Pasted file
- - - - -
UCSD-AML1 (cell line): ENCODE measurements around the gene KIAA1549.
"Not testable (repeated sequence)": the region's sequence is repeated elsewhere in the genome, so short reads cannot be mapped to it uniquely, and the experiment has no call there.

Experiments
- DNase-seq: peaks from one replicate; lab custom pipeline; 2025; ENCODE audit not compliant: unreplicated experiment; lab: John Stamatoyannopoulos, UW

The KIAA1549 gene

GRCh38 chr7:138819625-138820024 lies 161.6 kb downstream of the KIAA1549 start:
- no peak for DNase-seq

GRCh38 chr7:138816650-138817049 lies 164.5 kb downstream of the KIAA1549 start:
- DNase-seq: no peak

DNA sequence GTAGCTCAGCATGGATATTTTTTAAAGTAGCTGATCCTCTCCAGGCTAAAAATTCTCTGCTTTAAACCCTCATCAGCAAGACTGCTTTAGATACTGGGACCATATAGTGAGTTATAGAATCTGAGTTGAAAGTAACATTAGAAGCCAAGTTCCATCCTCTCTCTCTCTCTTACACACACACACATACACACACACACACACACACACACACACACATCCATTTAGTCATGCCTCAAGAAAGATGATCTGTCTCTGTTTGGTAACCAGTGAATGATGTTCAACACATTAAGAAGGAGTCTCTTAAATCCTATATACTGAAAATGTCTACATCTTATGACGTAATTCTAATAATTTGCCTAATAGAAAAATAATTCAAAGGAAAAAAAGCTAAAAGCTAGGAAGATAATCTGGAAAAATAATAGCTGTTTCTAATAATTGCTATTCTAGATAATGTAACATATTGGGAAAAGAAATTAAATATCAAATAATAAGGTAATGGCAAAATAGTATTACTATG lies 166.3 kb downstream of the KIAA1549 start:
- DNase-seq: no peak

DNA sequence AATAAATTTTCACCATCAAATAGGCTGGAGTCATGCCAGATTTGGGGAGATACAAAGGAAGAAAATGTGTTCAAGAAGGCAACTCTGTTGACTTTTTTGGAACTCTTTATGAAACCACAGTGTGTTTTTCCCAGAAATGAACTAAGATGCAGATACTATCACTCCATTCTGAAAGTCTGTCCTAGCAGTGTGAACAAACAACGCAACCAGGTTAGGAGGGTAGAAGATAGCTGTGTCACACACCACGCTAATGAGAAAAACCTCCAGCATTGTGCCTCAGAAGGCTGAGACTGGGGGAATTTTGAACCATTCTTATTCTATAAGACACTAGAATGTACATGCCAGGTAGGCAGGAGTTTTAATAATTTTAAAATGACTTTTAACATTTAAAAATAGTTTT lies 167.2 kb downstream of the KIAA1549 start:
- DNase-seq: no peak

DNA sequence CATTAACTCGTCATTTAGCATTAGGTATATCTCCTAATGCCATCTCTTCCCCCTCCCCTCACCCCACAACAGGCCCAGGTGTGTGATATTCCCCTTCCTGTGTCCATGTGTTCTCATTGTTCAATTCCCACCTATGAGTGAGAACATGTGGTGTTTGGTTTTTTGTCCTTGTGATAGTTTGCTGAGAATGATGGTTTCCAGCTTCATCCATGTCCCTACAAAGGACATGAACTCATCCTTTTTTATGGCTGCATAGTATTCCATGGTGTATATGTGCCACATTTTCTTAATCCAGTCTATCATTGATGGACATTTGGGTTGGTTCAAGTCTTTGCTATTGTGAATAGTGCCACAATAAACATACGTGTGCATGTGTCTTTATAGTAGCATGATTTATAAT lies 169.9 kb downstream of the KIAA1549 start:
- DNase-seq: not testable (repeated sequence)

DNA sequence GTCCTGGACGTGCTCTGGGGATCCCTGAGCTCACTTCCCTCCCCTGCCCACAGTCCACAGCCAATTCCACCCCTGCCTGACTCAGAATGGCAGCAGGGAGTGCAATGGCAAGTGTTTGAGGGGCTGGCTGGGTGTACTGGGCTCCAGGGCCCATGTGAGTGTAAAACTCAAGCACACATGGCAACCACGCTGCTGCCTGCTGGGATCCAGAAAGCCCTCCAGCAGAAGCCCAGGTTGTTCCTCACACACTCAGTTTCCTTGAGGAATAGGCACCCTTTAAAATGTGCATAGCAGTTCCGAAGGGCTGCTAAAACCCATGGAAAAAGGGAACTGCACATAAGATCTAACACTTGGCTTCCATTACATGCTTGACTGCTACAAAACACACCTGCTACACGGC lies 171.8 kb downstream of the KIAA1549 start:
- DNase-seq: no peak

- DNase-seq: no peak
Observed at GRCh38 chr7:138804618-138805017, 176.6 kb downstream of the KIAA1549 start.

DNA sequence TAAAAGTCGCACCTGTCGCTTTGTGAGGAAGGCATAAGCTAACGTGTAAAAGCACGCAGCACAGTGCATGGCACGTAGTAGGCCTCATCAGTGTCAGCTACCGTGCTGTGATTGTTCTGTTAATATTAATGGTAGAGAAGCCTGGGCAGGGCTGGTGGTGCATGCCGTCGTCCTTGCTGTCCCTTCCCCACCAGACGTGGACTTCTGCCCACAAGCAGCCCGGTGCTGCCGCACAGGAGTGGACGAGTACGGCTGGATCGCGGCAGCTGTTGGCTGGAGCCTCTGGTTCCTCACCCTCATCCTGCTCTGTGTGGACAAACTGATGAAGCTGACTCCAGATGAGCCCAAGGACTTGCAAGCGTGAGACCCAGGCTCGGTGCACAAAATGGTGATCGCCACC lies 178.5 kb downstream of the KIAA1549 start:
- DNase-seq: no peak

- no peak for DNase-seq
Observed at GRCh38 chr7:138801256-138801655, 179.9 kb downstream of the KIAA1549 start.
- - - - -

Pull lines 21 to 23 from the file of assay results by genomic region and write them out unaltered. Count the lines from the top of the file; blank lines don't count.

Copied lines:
- DNase-seq: no peak

- no peak for DNase-seq
Observed at GRCh38 chr7:138801256-138801655, 179.9 kb downstream of the KIAA1549 start.